An Excerpt from Jim Conrad's
of July 24, 2016
Issued from Hacienda Chichen Resort adjoining
Chichén Itzá Ruin, Yucatán, Mexico

white clouds in blue sky


Because I took the time to look into the sky, I saw something interesting.

A white butterfly, high above and driven by winds that near the ground didn't stir, was blown in a straight line across my field of vision. The white butterfly stood out against the blue sky, but against the white cloud made only a dingy speck. Against the white cloud the speck was dark because the cloud not only was white, but also glowed as clouds do when they're small enough for sunlight to diffuse through them, illuminating every water droplet inside them, each droplet broadcasting its rainbow hues to its neighbors. In contrast, with the butterfly against the blue sky, its wings showed only their shadowed underside, while during upbeats, with the wings folded above, for an instant I saw nothing of it at all.

All this was easy to figure out, but the white butterfly's passage still left an impression.

For, isn't life just like that? That which drifts along effortlessly glowing with its own internal light outshines whatever hustles just to keep aloft. That's what the Buddha tells us, and to a certain extent Jesus and some of the rest.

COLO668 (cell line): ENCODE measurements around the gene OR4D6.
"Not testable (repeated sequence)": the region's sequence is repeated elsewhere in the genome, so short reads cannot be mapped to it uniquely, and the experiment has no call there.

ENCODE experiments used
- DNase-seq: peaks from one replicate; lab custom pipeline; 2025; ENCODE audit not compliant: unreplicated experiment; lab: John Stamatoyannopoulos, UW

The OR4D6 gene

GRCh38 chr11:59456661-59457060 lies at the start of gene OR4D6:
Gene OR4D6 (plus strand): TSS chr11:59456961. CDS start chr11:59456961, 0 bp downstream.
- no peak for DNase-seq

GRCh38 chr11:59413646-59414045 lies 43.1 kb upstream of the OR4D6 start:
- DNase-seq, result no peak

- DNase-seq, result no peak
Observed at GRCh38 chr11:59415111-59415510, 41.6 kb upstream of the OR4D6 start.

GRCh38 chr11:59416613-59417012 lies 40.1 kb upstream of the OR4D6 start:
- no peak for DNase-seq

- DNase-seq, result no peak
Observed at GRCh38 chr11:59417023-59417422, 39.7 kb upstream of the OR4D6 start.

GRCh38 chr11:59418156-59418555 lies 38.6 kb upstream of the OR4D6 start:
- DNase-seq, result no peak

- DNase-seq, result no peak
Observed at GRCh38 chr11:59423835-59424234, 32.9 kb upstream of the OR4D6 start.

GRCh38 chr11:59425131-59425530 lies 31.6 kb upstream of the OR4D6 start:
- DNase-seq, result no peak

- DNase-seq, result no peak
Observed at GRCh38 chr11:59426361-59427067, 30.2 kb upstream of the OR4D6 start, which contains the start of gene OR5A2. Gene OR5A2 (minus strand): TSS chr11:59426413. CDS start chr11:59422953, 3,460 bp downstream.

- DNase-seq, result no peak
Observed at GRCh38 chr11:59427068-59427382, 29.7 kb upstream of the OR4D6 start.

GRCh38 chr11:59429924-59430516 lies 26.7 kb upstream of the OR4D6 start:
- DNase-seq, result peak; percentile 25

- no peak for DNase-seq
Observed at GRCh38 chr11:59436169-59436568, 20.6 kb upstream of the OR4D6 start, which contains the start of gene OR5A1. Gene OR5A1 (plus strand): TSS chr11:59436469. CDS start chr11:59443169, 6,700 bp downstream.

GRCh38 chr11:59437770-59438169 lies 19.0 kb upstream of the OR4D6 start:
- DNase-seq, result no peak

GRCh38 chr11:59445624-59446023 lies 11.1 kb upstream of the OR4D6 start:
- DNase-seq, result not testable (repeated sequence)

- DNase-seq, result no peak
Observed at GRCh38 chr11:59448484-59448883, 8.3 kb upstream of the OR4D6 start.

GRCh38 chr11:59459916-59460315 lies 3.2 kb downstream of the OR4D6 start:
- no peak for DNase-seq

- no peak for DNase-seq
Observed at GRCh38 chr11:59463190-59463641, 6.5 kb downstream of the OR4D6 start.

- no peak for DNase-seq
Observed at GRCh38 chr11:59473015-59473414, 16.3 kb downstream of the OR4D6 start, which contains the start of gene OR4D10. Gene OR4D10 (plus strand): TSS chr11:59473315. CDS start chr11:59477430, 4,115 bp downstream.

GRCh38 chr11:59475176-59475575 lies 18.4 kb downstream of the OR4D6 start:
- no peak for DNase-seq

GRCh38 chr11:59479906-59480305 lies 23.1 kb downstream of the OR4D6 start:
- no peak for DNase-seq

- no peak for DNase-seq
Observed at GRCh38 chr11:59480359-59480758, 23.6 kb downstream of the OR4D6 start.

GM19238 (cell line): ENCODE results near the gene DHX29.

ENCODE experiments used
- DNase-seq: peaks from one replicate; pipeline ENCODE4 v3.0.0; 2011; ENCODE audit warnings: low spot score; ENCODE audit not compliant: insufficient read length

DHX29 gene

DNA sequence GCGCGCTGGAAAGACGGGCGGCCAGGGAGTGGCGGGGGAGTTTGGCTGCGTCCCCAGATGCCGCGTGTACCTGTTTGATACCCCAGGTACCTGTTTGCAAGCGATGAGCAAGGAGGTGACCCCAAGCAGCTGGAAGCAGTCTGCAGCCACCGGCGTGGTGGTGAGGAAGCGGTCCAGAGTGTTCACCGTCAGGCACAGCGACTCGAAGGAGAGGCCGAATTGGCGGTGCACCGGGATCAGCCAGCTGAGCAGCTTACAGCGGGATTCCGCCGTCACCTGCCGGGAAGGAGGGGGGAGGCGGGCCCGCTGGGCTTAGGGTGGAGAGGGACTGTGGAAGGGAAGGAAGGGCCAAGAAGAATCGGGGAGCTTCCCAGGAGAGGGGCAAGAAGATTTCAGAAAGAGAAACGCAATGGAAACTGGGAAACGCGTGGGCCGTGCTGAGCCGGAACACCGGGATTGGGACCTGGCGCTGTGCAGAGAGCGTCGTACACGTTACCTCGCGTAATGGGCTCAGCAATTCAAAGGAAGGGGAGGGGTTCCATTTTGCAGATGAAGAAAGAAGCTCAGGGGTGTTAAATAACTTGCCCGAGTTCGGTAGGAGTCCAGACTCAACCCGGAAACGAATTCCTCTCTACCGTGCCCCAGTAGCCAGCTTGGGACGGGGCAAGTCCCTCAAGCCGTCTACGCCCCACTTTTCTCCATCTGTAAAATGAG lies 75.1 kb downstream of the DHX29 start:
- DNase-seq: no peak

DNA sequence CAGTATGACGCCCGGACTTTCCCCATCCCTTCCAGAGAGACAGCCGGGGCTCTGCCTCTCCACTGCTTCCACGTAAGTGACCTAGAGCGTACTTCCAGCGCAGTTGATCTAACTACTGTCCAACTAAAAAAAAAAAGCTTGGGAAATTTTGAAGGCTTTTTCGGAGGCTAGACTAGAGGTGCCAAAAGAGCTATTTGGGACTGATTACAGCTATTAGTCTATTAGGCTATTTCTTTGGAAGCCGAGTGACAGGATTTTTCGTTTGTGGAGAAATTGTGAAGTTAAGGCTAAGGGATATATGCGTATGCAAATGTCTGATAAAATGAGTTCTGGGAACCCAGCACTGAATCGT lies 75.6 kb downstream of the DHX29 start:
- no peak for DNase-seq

So, what is the essential difference between a cloud and a butterfly?

Maybe the Buddha would say that the radiant cloud seeks no identity, assumes whatever shape the air gives it, and admits into itself whatever comes its way. The butterfly, however, after having lived a long time as a caterpillar obsessively chewing leaves in order to grow, then resting briefly as a chrysalis, now has emerged as a winged adult working hard to find a mate and produce offspring. Remember the female Variegated Fritillary we saw recently mating while she was still on the chrysalis exuvia she'd just emerged from.

Butterflies are poems of hunger and desire.

But, if the butterfly's way of being is preached by the Nature Bible, isn't that teaching just the opposite of what the Buddha and Jesus seem to say?

Moreover, as an old graybeard sitting looking into the sky, my own life experience reminds me that when I was a butterfly driven by winds that didn't stir close to Earth, then I would have told you that any other way of being than being like a hungry, lusty butterfly would have killed me with its desperate dreamlessness, loneliness, and untouchability.

But, maybe Nature's teaching is more nuanced than suggesting one way over another. After all, the light we're talking about ricocheting into our eyes from cloud, butterfly and sky, science tells us, itself manifests two natures. On the one hand, light behaves like tiny sandgrains traveling through space but, on the other hand, also it behaves like electromagnetic radio waves.

Could not light's teaching be that white cloud, blue sky and white butterfly all are all perfect in their own ways, doing what is perfect for them as they are what they are? The light is the thing that teaches, not the cloud, sky and butterfly, and light has two natures.

What a thing this world is, with its blue skies, white clouds, white butterflies, and whole theaters of illusions to touch, smell, hear, taste, see and think about.